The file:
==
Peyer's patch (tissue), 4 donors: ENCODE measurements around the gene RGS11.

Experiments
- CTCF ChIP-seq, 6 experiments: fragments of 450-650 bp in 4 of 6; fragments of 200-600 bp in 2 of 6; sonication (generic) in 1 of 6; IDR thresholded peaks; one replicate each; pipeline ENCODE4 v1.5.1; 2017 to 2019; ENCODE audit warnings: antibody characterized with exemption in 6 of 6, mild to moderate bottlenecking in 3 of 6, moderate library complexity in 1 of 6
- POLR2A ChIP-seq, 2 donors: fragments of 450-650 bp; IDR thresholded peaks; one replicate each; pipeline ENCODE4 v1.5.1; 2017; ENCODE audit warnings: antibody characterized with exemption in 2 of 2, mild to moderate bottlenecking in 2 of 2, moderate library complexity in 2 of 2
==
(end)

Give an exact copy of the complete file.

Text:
Peyer's patch (tissue), 4 donors: ENCODE measurements around the gene RGS11.

Experiments
- CTCF ChIP-seq, 6 experiments: fragments of 450-650 bp in 4 of 6; fragments of 200-600 bp in 2 of 6; sonication (generic) in 1 of 6; IDR thresholded peaks; one replicate each; pipeline ENCODE4 v1.5.1; 2017 to 2019; ENCODE audit warnings: antibody characterized with exemption in 6 of 6, mild to moderate bottlenecking in 3 of 6, moderate library complexity in 1 of 6
- POLR2A ChIP-seq, 2 donors: fragments of 450-650 bp; IDR thresholded peaks; one replicate each; pipeline ENCODE4 v1.5.1; 2017; ENCODE audit warnings: antibody characterized with exemption in 2 of 2, mild to moderate bottlenecking in 2 of 2, moderate library complexity in 2 of 2